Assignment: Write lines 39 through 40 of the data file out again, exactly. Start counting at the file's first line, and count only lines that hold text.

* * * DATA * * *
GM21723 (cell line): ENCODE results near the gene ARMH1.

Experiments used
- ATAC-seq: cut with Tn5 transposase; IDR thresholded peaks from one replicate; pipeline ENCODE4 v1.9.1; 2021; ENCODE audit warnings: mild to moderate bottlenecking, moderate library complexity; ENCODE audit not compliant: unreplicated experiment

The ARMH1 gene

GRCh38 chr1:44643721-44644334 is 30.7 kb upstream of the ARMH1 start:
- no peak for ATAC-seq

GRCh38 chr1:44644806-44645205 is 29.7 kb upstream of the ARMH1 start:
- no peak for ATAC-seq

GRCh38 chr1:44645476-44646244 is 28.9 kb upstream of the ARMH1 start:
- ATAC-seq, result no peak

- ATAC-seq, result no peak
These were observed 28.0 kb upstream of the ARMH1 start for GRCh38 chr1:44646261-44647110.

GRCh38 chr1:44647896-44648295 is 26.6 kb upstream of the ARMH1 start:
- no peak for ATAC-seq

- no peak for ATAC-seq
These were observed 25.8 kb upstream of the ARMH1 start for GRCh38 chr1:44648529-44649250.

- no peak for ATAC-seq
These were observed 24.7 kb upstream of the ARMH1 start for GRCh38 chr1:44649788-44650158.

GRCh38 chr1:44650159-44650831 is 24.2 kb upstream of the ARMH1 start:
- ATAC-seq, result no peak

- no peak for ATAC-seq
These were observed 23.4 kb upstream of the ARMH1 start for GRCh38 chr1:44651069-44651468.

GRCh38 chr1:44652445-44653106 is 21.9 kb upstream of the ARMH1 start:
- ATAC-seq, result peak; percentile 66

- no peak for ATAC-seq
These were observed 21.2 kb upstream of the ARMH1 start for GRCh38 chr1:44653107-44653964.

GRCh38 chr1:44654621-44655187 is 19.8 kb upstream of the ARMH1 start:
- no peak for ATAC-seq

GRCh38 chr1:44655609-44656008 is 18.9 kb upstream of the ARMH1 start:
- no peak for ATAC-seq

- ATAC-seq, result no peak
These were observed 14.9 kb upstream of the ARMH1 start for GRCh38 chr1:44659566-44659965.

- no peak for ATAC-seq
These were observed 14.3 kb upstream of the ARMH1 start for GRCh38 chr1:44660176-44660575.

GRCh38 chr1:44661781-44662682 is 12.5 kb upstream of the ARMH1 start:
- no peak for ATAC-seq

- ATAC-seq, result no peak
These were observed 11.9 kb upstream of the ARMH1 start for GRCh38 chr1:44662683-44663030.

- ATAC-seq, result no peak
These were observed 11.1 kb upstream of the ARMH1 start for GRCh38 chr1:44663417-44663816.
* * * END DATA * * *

- ATAC-seq, result no peak
These were observed 11.1 kb upstream of the ARMH1 start for GRCh38 chr1:44663417-44663816.